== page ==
These instances are important not because they show that leaders face periods of powerlessness, but what they do to overcome such a condition. This may be a historical-philosophical inquiry, but here the purpose is to reflect on a crucial political question. For that we have to descend from those legendary times to our mundane times of epidemic, financial crisis, and increasing poverty. We have to ask if political leaders face powerlessness in the time of the coronavirus crisis and its aftermath.
What can they do to regain initiative in politics?
Think of Bengal. The most awaited speech of the populist chief minister among her millions of supporters, followers, admirers, and observers each year on July 21 was this time almost rudderless, directionless, and without a critical edge, except of course as everyone said and the media duly noted that her public address was an election call to rally round and get ready to defeat the BJP in the Assembly elections in 2021. This was, as was said by many, her last July 21 speech before the elections.
The chief minister’s address mentioned extension of food security, a commitment to ensure food security for the lower classes as long as her government would be in power, her work of massive relief operations after the devastating cyclone, her efforts to combat corruption, and her pledge to uphold values of secularism, tolerance, protection to the immigrants, and her government’s policy of developing the agrarian sector.
Noticeable was the absence of any awareness of an appropriate strategy of social mobilisation to cope with the epidemic, any significant policy of restructuring the public health structure to reach health care in the lower strata in society, or any effort to discipline the corporate medical facilities who were reaping huge profit out of the crisis. She seemed to be unaware of the role of grassroots organisations for massive testing, detecting, treating, isolating, and controlling the disease.
Will her campaign on food security be enough to carry her through the following months leading up to the day when the electoral verdict will be out? What will happen to the other great issue of life, namely health?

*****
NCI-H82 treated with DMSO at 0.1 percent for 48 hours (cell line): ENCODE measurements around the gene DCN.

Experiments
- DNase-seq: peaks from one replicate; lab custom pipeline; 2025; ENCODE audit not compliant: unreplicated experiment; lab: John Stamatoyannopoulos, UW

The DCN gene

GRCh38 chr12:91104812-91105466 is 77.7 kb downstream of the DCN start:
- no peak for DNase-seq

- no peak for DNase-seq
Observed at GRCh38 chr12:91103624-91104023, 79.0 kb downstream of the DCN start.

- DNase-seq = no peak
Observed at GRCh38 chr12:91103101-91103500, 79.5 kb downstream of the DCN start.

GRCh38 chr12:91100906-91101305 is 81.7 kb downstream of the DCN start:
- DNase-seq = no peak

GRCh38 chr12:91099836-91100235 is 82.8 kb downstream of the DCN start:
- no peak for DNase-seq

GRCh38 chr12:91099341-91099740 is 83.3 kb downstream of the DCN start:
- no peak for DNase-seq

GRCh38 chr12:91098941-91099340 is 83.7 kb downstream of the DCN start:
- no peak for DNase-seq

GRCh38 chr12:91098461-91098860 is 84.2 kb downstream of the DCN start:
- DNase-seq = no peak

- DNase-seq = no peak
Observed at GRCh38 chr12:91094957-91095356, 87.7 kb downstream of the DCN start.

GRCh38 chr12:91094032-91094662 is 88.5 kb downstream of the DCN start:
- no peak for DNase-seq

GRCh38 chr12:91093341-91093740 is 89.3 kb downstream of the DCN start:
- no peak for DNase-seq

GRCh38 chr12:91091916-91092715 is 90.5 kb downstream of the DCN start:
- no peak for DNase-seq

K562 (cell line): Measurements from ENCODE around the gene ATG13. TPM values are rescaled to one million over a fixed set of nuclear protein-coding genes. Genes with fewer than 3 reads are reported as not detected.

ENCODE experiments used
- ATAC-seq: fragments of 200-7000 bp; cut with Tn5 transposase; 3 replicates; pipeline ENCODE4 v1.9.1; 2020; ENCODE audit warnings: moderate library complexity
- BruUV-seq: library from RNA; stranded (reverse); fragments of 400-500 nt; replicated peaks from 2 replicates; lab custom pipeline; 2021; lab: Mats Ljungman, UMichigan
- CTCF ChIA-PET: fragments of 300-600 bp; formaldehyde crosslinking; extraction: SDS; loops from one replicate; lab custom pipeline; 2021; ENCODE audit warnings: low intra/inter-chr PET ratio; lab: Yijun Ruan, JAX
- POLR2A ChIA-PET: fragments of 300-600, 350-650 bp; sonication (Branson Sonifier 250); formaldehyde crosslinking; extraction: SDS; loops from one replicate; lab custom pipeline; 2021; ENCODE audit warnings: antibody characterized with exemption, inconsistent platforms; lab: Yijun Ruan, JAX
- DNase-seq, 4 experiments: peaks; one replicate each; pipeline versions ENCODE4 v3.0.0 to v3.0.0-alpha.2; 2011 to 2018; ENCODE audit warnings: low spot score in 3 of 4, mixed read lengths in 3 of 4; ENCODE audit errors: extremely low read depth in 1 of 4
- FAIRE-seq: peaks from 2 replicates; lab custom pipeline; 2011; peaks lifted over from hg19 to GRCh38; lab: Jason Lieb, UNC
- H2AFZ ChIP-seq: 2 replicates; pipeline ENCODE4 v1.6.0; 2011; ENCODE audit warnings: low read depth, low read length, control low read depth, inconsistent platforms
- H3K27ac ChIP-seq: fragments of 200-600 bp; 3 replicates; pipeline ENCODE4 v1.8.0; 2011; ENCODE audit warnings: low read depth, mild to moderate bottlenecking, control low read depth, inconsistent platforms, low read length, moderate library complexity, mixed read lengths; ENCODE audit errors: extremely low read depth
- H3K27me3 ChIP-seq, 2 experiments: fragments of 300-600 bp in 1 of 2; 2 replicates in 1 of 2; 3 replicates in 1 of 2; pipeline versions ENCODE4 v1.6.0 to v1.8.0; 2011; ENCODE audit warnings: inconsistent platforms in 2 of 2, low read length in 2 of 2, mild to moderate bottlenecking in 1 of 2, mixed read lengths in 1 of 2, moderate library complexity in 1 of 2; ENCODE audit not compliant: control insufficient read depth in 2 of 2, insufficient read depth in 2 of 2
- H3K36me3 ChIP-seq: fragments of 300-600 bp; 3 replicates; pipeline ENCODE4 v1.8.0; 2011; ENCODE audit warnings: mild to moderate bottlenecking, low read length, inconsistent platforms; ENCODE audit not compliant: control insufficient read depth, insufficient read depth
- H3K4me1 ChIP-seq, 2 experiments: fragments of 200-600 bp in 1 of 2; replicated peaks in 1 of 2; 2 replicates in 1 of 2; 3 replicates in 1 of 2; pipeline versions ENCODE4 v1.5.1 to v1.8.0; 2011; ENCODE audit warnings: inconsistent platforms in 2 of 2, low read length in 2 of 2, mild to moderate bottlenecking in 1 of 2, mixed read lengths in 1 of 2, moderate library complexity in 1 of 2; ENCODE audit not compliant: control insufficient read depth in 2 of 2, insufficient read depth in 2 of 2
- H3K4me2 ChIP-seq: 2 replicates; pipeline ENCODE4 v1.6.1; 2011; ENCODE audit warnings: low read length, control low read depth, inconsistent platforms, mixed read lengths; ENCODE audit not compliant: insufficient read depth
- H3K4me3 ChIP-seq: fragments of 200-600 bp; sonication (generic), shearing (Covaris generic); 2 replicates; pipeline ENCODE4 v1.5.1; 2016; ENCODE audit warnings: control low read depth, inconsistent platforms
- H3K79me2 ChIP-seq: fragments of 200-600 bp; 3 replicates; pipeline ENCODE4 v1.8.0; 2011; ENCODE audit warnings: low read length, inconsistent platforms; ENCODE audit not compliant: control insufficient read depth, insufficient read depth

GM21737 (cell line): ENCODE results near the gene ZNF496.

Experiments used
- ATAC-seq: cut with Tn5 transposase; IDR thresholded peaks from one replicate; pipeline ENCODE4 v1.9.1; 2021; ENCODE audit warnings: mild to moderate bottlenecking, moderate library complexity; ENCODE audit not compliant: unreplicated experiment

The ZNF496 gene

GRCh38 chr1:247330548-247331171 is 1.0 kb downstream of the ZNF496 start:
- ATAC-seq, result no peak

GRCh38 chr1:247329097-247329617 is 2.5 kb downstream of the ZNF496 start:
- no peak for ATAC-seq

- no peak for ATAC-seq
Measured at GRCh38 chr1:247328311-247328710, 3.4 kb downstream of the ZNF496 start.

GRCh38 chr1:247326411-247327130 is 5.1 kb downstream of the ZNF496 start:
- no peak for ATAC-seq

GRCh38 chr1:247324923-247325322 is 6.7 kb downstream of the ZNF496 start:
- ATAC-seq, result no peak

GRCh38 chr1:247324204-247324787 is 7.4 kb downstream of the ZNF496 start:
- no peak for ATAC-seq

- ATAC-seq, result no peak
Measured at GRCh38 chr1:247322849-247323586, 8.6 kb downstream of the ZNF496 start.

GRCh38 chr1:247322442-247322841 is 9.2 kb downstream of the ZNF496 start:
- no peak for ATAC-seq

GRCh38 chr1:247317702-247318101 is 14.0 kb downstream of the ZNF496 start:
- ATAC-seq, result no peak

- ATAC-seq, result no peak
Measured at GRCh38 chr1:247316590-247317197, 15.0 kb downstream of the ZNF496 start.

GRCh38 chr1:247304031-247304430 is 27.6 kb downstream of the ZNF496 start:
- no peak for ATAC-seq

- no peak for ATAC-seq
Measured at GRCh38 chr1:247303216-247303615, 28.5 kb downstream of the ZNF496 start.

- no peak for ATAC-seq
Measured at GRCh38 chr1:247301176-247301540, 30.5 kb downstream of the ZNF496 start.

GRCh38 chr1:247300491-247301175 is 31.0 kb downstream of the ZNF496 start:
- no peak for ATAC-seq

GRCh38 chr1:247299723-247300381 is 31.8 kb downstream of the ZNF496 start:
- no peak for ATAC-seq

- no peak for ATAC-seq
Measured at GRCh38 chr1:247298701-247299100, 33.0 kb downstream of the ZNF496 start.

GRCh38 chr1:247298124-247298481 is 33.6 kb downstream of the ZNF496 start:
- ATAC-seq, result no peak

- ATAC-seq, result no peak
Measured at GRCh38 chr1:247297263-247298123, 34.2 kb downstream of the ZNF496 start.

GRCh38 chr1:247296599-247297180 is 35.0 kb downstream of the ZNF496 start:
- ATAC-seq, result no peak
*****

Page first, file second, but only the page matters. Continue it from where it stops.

It seemed that she felt herself to be powerless in facing the juggernaut of corporate money, nationalism, finance, and media. Only once, perhaps jogged by memory, she said, “We have not forgotten the threat of CAA and our protests. We have not forgotten them.” It was the only acknowledgement that there will be other issues of politics waiting in the lurch to take the weak populists by surprise.
Only once her tired voice broke out, “This (disease) broke out in March, then months have gone by, April, May, June, and now July… how much can a government do alone? How much can we do if the people do not help?”
By banning people from epidemiological politics, Congress is in the same situation of powerlessness. Unable to think innovatively on strategies and tactics on a nation-wide scale and frame an appropriate federal strategy, populists are committing the same mistake as of the Congress. The invocation of the Plague Act, the National Disaster management Act, the long months of “quarantine” and lockdown, and the existential necessity of fire fighting as the numbers of infected rise and death toll mount, have robbed political leaders and thinkers of any innovative capacity, of courage to think of a path that may be uncertain but can indicate the way ahead to get out of the closure.
All initiative seems to rest with the political right – capacity to suggest economic reforms, wave the nationalist flag, and dictate ways to cope with the epidemiological crisis – all these marked by a neoliberal agenda, a neo-Malthusian logic, and a Social Darwinist framework.